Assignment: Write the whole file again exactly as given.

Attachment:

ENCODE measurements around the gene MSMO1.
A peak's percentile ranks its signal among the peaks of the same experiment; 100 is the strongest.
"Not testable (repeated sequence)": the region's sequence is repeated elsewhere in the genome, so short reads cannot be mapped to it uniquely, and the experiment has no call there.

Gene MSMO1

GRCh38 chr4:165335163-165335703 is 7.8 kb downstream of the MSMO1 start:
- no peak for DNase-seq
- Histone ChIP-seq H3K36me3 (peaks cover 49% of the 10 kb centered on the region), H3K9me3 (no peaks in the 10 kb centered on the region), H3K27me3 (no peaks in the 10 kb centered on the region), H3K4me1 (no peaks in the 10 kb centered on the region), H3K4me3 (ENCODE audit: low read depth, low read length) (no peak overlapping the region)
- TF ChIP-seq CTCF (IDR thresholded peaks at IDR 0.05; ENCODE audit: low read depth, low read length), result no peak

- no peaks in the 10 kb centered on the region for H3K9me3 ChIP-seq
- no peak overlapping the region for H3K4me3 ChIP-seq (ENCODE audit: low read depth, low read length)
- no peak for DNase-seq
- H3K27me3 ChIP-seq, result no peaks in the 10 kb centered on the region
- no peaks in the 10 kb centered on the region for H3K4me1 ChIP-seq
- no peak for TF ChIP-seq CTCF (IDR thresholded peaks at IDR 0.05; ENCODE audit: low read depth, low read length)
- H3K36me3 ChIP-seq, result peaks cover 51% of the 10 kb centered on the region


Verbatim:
ENCODE measurements around the gene MSMO1.
A peak's percentile ranks its signal among the peaks of the same experiment; 100 is the strongest.
"Not testable (repeated sequence)": the region's sequence is repeated elsewhere in the genome, so short reads cannot be mapped to it uniquely, and the experiment has no call there.

Gene MSMO1

GRCh38 chr4:165335163-165335703 is 7.8 kb downstream of the MSMO1 start:
- no peak for DNase-seq
- Histone ChIP-seq H3K36me3 (peaks cover 49% of the 10 kb centered on the region), H3K9me3 (no peaks in the 10 kb centered on the region), H3K27me3 (no peaks in the 10 kb centered on the region), H3K4me1 (no peaks in the 10 kb centered on the region), H3K4me3 (ENCODE audit: low read depth, low read length) (no peak overlapping the region)
- TF ChIP-seq CTCF (IDR thresholded peaks at IDR 0.05; ENCODE audit: low read depth, low read length), result no peak

- no peaks in the 10 kb centered on the region for H3K9me3 ChIP-seq
- no peak overlapping the region for H3K4me3 ChIP-seq (ENCODE audit: low read depth, low read length)
- no peak for DNase-seq
- H3K27me3 ChIP-seq, result no peaks in the 10 kb centered on the region
- no peaks in the 10 kb centered on the region for H3K4me1 ChIP-seq
- no peak for TF ChIP-seq CTCF (IDR thresholded peaks at IDR 0.05; ENCODE audit: low read depth, low read length)
- H3K36me3 ChIP-seq, result peaks cover 51% of the 10 kb centered on the region